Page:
My recent comment on the Biden Administration early successes for the Euromoney: https://www.euromoneycountryrisk.com/article/b1rqlvl15wr2mw/special-country-risk-survey-us-investor-confidence-is-returning-under-biden?LS=Adestra2055255%E2%80%A6
Trump cheers today's unemployment figures... and...
Week of June 13th non-seasonally adjusted new unemployment claims were revised up to 1,463,363, from 1,433,027 published a week ago.
First estimate for the week of June 20th came in at 1,457,373.
Total initial unemployment claims filed so far during the COVID19 pandemic now sit at a massive, gargantuan 43,303,196, while estimated jobs losses (we only have official data for these through May, so using June unemployment claims to factor an estimate) are at 24,033,000. Putting this into perspective, combined losses of jobs during all recessions prior to the current one from 1945 through 2019 amount to 31,664,000.
A visual to map things out:
Let's put this week's number into perspective: last week marked 14th worst week from January 1, 1967 through today. Here is tally of COVID19 initial claims ranks in history:
This is pretty epic, right? We are cheering 14th worst week in history. Note: all 14 worst weeks in history took place during this pandemic.
Of course, not all of the last week's initial unemployment claims are new claims. Initial claims can arise from people who have been kicked off prior unemployment rolls, who were denied unemployment filed earlier and so on. But the numbers above are dire. Disastrously dire. No matter how we spin the table.
Weekly data for initial unemployment claims for the week ending June 13, 2020 is out, so here are the updated 'America's Scariest Charts':
Index of employment, benchmarked to the pre-recession peak employment:
Estimated total non-farm payrolls:
And initial unemployment claims, half-year running sum:
Today's initial unemployment claims came in at 1,561,267 for the week ending June 6, 2020 (final estimate), slightly up on previous preliminary estimate. For the week ending June 13, 2020, non-seasonally adjusted initial unemployment claims came in at a preliminary estimate of 1,433,027.
A summary table to put these numbers into historical comparative:
Some recent context on the latest official employment numbers from earlier this month is provided here: https://trueeconomics.blogspot.com/2020/06/11620-americas-scariest-charts-updated.html.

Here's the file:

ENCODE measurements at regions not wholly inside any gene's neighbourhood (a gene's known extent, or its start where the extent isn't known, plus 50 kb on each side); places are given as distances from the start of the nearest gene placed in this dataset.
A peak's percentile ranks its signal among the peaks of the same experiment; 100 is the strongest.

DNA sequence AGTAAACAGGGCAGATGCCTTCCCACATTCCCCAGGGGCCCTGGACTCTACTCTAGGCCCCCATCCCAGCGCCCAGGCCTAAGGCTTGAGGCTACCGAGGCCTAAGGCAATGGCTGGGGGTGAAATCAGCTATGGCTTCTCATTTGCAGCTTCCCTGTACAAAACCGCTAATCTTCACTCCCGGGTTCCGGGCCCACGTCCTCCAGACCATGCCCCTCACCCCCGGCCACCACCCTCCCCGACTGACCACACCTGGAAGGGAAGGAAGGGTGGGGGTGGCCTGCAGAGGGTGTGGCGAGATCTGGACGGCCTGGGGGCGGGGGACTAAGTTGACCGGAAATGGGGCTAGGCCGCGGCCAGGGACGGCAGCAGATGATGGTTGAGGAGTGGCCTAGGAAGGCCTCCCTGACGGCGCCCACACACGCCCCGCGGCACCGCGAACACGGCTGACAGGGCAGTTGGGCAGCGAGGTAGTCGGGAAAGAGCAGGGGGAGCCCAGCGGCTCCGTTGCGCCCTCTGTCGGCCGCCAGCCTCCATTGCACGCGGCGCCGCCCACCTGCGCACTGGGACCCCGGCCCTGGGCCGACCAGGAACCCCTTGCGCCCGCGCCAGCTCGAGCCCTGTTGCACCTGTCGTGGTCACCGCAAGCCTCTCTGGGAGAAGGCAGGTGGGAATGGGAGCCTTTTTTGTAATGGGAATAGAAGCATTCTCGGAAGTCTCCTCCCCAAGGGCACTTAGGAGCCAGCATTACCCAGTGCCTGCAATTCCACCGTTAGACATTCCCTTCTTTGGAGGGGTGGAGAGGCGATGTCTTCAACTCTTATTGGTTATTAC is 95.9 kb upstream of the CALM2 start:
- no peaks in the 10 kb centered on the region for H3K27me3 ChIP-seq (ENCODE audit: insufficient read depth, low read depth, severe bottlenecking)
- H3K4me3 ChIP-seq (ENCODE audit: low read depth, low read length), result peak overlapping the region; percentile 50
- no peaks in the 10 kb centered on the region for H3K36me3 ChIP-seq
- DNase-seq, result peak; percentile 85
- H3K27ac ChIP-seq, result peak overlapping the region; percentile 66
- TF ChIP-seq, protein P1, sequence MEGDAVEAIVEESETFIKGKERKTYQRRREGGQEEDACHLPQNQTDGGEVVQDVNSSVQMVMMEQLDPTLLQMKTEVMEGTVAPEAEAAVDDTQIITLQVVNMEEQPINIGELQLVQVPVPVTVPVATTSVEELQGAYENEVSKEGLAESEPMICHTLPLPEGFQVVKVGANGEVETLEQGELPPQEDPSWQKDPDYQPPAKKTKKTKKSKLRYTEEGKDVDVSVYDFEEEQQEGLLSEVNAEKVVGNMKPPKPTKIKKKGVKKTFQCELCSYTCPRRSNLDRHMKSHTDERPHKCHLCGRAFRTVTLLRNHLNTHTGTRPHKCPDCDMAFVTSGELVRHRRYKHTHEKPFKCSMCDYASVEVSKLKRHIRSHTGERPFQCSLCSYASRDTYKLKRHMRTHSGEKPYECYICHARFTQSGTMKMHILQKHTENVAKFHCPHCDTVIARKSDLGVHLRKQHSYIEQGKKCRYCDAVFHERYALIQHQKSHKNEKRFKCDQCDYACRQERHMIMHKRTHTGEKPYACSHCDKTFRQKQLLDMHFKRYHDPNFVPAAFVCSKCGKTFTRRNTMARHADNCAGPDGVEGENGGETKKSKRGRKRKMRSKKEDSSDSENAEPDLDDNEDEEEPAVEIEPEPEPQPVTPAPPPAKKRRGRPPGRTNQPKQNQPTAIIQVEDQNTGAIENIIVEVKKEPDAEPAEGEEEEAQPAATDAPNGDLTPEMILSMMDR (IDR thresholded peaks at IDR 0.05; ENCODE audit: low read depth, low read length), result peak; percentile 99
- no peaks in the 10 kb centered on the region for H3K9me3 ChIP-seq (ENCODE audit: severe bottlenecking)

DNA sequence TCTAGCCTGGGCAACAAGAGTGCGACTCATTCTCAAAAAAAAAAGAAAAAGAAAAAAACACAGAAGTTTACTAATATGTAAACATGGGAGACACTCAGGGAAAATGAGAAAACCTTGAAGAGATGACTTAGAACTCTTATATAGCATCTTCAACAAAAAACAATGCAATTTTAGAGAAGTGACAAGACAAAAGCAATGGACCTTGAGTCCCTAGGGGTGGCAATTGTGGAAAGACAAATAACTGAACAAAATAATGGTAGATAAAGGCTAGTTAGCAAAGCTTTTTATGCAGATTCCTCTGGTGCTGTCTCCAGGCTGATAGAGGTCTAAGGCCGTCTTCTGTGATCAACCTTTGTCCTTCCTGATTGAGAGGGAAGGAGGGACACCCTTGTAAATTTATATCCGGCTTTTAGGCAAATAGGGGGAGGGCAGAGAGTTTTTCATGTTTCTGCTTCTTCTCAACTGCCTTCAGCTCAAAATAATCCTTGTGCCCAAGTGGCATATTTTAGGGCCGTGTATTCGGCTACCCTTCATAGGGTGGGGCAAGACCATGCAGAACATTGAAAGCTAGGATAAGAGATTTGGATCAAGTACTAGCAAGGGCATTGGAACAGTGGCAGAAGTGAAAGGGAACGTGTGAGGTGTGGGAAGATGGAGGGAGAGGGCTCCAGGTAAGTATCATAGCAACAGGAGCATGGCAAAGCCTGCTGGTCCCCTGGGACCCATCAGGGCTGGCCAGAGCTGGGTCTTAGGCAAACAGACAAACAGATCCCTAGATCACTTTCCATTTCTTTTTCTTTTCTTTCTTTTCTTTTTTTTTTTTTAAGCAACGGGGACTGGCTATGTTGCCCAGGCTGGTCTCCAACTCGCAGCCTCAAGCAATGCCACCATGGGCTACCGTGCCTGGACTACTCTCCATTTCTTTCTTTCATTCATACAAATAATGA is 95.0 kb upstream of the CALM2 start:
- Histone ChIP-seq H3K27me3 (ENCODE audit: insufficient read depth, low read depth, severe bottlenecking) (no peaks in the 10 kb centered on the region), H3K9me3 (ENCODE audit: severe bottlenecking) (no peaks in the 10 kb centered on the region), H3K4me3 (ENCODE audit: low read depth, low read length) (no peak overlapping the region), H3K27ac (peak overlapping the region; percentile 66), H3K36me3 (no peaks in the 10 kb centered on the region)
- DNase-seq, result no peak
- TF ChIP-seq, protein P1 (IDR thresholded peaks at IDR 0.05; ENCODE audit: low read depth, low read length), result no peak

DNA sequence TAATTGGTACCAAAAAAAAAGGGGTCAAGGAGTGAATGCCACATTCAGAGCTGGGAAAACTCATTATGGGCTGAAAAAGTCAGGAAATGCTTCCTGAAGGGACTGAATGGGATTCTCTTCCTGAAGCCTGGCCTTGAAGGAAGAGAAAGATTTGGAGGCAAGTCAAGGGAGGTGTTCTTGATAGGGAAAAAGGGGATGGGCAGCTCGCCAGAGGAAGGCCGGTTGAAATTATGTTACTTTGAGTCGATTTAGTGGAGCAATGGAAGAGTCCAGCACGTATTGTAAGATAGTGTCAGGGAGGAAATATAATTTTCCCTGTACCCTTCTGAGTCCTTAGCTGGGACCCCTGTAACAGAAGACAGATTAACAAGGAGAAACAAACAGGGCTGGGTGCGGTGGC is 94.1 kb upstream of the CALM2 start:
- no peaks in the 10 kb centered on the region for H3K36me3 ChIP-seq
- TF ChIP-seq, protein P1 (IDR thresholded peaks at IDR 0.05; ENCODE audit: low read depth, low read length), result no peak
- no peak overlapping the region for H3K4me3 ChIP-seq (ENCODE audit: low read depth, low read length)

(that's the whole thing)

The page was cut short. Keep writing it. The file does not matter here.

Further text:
The latest data on initial unemployment claims for the week ending June 6, 2020 is out today (release here: https://oui.doleta.gov/press/2020/061120.pdf). Initial unemployment claims are up another 1,537,120 in one week, though the rate of new additions is down slightly on the revised 1,620,010 new claims in the week ending May 30, 2020.
Here is the summary of the claims and jobs losses during the current recession as compared to all previous post-WW2 recessions:
Cumulative estimated jobs losses so far in this recession amount to 21,088,120, though this number is likely to change as we get more updates on actual employment figures. Cumulative number of new unemployment claims filed in this recession stands at 40,358,315. This number includes those who were denied benefits in prior filings, but subsequently re-filed their claims. Nonetheless, the number is an important indicator of just how woefully horrific the COVID19 pandemic has been on U.S. labour force.
Updating data for June for Non-Farm Payrolls, and incorporating official number for May 2020, reported last week:
Estimated payroll numbers are now down to the levels las seen in 3Q 2000, effectively implying that COVID19 has ashed more jobs than were created in almost the entire 21 years of this century.
Here is another way to visualize the above data:
Here is what this week's initial claims print means for the index of jobs market performance during the current recession, compared to the already widely-debunked optimistic jobs report of last week for May:
In effect, this week largely destroyed most of the 2.509 million jobs created myth paraded by President Trump last week. In reality, of course, we know that that jobs creation print was to a large extent the outrun of re-registrations and benefits expirations, plus the figment of the BLS data collection methods. For the best explanation of these factors, read: https://www.thestreet.com/mishtalk/economics/surprise-the-bls-admits-another-phony-jobs-report and my take on this is: https://trueeconomics.blogspot.com/2020/06/5620-incredible-jobs-report-meets.html.